Apply borders correctly so there is not extra fabric causing the borders to ripple. Click here
for a link to a you tube video showing how to correctly apply borders so they will lay flat and your quilt will be square.
Sew around the outside edges of your quilt top a scant 1/4 inch from the edge. This will lock all the seams that come to the edge of the quilt and keep them from coming unsewn as it is quilted. This is particularly important if you do not have borders or if the border has a lot of piecing, such as a piano-key border. This will also help keep any bias edges from stretching. When we mount the quilt on the machine table, seams that are not lockstitched could possibly start to come unsewn when handled.
Give your quilt top a final pressing - seams should be pressed to one side and should lie flat.
Look over the front of the quilt top for threads protruding from the seams and trim them off. Loose threads on the back will be sandwiched between the quilt layers so aren't an issue unless they are dark and show through light or thin fabrics - in which case you will want to make sure they are also all trimmed.
Also inspect the quilt top to make sure you do not have any holes - holding it up to the light will help you see these. If you missed an area while sewing a seam, resew it as necessary. We don't want any holes to catch on the quilting foot as it is machine quilted - this can ruin the quilt as well as the machine.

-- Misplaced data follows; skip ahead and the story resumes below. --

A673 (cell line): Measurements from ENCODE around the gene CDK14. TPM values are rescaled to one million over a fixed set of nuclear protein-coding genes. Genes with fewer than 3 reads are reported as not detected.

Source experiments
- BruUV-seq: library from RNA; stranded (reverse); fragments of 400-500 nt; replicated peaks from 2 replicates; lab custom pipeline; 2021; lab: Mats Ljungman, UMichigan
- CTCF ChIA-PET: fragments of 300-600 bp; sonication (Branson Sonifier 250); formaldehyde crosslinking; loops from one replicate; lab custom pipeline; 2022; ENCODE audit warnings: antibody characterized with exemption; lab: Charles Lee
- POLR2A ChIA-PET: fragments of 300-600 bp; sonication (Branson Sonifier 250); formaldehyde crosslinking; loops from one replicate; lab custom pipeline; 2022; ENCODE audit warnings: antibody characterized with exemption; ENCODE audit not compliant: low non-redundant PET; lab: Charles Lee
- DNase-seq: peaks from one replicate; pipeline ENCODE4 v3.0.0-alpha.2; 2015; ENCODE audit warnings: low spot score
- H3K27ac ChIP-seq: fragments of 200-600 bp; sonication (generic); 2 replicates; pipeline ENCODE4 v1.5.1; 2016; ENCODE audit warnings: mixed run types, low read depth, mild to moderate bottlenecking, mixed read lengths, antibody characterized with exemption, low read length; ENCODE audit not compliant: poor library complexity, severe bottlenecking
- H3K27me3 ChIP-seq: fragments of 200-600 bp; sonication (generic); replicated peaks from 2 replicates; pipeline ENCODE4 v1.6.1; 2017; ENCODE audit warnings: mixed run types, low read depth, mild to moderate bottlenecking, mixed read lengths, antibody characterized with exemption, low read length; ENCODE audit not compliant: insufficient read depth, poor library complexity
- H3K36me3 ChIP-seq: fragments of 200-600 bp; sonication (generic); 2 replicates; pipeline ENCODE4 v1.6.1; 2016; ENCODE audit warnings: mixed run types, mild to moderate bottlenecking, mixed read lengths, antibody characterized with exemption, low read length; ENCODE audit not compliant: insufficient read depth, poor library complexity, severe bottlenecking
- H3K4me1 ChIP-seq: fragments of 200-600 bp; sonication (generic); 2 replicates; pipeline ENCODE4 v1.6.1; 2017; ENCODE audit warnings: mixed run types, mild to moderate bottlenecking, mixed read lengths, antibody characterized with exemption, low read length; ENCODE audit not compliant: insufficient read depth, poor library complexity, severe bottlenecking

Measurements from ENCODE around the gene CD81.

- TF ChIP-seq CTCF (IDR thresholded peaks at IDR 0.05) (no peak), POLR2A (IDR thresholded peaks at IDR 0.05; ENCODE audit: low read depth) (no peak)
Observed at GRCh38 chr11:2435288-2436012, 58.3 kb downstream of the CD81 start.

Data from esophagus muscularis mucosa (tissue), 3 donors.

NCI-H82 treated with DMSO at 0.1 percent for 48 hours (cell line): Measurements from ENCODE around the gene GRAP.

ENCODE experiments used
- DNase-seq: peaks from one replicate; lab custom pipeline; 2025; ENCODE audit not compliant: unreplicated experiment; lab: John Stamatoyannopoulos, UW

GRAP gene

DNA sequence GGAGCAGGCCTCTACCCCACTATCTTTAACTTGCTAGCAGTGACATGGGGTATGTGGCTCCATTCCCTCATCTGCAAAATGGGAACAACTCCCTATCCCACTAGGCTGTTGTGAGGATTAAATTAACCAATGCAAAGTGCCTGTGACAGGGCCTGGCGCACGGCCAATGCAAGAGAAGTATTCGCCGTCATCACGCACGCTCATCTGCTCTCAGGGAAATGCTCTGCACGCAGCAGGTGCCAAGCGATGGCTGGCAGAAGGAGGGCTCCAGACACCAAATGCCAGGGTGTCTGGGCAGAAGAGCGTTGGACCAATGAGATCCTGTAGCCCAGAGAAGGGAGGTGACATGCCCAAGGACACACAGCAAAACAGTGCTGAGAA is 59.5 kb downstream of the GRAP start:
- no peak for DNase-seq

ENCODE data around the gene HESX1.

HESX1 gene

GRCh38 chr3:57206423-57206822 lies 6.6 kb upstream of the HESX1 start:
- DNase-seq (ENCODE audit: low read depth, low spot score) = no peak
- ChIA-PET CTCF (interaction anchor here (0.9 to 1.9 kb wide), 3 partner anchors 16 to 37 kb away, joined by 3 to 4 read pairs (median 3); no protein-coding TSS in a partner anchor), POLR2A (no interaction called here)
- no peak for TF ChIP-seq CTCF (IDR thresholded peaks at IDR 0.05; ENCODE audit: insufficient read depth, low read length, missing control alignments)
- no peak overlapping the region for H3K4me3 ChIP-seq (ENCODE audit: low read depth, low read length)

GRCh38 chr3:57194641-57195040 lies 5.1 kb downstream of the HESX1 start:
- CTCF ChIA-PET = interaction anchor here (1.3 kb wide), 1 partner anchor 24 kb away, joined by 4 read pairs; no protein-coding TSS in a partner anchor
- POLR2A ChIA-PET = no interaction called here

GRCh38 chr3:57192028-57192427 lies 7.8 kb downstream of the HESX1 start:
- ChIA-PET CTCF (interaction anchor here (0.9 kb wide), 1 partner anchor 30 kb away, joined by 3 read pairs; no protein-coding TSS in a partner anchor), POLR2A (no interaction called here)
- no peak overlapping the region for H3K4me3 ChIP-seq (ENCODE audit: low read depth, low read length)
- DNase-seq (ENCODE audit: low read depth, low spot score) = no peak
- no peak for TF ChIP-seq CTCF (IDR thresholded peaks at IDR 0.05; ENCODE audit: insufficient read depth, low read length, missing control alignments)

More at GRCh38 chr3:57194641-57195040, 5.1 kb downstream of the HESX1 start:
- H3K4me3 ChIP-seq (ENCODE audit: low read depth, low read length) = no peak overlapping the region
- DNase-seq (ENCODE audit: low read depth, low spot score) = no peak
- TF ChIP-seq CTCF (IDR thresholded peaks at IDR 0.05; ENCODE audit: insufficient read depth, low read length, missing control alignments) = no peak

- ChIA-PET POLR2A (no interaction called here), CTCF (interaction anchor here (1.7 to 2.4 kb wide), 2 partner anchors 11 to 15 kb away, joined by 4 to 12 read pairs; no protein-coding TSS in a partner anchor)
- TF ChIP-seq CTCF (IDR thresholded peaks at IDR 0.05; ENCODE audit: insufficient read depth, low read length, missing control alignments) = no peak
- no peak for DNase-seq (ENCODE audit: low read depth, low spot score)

If you have any loose flanges, pockets, or appliques that are topstitched more than a thread or two from the edge, the quilting machine may catch these and flip them up and sew them down the wrong way as it passes over them. Be sure that every element is sewn down securely right on the edge so the machine can't catch it and turn it over and stitch it the wrong way.
Also, if you are planning to add any embellishments to the quilt such as buttons, beads, sequins, or crystals - wait until after it is quilted to do so. The machine may hit them and break the embellishment as well as a needle.
Prepare the backing by measuring the quilt top, then add at least 6 inches across and 10 inches to the length of the quilt for the backing. If your backing fabric is not big enough, seam it as necessary
. (you-tube video showing how to seam backing). Trim off the selvedges if they are in the seam as they may otherwise pucker.
Make sure your backing is pressed and square. Wide backings especially are often rolled on the bolt unevenly and have lots of wrinkles pressed in that will show after the quilt is quilted if not pressed out. They are also usually not square as they are cut from the bolt so need to be squared up. You may find this video helpful. Squaring up a quilt back.